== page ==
Germany sees unexpected growth in 3rd quarter; inflation up
BERLIN — The German economy grew in the third quarter, an unexpectedly positive performance powered largely by private spending, official figures showed Friday. But the immediate outlook for Europe’s biggest economy remained gloomy, with inflation rising again in October.
Gross domestic product expanded by 0.3% in the July-September period compared with the previous quarter, the Federal Statistical Office said. That followed a slight increase of 0.1% in the second quarter.
“The German economy managed to hold its ground despite difficult framework conditions of the global economy, with the continuing COVID-19 pandemic, supply chain interruptions, rising prices and the war in Ukraine,” the statistics office said.
The government said earlier this month that GDP was believed to have shrunk in the third quarter and was expected to decline again in the last three months of the year as well as the first three months of 2023 before beginning to recover. Two consecutive quarters of negative growth is one technical definition of recession.
With energy prices high, Germany — like many other countries — is grappling with skyrocketing inflation. The annual inflation rate rose once again in October, climbing to 10.4% from 10% the previous month, according to a preliminary estimate released by the statistics office on Friday.
On Tuesday, a survey showed German business confidence stuck at its lowest level in more than two years as energy worries fuel expectations of a difficult winter.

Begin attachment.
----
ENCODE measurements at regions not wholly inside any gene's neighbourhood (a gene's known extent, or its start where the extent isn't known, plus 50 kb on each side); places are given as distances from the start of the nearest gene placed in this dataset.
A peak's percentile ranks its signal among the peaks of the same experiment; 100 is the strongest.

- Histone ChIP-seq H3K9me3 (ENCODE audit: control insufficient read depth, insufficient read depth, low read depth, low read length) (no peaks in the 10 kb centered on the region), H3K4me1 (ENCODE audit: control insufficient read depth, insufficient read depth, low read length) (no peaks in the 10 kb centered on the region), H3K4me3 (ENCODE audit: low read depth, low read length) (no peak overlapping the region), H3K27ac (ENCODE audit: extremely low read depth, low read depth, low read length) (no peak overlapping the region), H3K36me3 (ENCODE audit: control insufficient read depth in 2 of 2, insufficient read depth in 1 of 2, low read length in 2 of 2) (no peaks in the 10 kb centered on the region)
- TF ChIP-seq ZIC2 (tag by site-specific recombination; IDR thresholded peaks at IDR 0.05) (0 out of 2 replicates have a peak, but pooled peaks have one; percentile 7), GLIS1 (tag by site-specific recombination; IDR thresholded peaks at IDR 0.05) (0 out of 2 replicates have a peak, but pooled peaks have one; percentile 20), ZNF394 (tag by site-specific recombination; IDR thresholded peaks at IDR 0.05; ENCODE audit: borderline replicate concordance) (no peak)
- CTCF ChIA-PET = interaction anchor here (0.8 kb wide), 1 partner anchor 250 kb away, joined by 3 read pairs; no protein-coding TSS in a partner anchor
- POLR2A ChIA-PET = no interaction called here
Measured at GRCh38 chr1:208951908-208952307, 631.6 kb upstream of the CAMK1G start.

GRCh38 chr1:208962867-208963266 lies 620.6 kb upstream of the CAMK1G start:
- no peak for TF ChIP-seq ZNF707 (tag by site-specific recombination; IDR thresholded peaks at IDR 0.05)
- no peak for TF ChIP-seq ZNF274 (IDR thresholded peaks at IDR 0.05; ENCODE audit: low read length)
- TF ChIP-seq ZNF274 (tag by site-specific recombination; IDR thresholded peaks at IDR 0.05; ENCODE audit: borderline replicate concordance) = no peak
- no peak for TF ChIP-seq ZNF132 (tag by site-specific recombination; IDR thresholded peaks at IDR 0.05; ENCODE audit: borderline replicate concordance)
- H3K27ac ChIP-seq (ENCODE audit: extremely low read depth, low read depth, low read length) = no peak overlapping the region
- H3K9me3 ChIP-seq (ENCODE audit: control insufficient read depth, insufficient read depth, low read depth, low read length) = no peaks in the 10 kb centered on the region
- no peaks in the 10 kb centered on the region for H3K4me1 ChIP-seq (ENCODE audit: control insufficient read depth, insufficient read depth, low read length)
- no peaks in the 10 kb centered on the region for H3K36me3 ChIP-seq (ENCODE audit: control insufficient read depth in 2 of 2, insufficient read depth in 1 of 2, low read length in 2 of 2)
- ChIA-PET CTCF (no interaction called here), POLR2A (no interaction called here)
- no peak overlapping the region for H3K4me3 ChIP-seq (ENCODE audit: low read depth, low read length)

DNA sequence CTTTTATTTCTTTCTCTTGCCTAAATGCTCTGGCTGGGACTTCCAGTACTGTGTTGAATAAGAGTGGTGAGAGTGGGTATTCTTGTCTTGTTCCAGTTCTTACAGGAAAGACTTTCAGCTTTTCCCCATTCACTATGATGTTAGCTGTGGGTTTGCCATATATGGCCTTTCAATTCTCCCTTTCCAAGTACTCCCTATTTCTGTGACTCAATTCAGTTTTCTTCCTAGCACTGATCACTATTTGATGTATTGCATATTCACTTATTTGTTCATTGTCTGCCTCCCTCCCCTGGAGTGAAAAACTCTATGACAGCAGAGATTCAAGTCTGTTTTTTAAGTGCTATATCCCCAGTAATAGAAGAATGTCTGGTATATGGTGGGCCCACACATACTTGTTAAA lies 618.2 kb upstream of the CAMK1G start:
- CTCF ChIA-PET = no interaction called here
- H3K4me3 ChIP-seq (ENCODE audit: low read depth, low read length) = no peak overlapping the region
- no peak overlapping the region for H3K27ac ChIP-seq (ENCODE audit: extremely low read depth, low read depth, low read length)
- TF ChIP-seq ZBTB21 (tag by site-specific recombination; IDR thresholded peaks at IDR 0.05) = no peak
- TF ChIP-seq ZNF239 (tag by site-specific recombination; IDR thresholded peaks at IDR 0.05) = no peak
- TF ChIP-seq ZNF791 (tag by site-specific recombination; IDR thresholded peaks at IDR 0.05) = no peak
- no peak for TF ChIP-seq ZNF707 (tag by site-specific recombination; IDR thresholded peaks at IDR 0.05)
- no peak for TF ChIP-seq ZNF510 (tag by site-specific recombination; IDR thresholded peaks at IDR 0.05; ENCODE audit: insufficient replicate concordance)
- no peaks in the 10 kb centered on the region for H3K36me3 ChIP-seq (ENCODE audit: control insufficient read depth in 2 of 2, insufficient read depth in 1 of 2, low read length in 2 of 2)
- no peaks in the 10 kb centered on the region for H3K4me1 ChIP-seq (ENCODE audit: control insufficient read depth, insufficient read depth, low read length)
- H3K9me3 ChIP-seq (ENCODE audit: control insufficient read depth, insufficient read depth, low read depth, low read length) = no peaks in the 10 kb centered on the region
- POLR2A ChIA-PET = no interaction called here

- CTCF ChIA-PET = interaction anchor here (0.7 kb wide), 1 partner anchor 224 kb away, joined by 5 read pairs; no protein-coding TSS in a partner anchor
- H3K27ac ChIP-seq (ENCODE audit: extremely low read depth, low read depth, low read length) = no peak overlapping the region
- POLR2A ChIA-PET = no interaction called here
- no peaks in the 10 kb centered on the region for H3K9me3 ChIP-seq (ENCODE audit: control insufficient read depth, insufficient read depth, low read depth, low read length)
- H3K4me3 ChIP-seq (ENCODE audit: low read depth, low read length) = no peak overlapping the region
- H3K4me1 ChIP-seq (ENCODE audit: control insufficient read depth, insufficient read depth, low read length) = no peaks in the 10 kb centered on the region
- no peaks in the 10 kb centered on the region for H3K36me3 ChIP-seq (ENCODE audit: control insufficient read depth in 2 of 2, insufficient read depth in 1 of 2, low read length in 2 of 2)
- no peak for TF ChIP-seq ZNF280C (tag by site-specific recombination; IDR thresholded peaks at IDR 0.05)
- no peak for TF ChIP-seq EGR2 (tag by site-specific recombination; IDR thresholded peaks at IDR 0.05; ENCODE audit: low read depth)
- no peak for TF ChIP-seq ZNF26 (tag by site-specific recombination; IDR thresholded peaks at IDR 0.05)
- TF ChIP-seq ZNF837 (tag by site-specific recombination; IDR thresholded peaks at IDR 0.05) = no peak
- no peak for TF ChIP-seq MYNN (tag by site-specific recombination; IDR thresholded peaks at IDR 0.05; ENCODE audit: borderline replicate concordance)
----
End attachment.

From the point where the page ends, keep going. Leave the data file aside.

Lawmakers last week cleared the way for the government to provide up to 200 billion euros ($195 billion) in subsidies to households and businesses through 2024 to ease the strain of high energy prices, and parliament’s upper house added its approval on Friday. However, details of that plan haven’t yet been finalized.
Officials say Germany is well-placed to get through the winter with sufficient energy after Russia cut off natural gas supplies but stress that it will still need to conserve the fuel that heats homes, powers factories and generates electricity.
“Looking ahead, the surprise growth in the third quarter does not mean that the recession narrative has changed,” ING economist Carsten Brzeski said. “All leading indicators point to a further weakening of the economy in the fourth quarter and there doesn’t seem to be any improvement in sight.”
“Pent-up demand and savings from past lockdown periods provided sufficient counterweight to the dampening influence of sharply rising inflation, thus delaying the start to the recession that we nonetheless continue to expect during the next two quarters,” said Timo Klein, an economist at S&P Global Market Intelligence.
In a speech Friday, President Frank-Walter Steinmeier told Germans that “we face harder years, rough years” in a more confrontational world. “The peace dividend has been used up.”
Steinmeier, whose post is largely ceremonial but holds moral authority, pointed to Germany’s economic strength and its efforts to ease the financial strain on its people, but said “even our state won’t be able to compensate for every burden.”
“It is clear that we will have to put up with constraints in the coming years,” he said.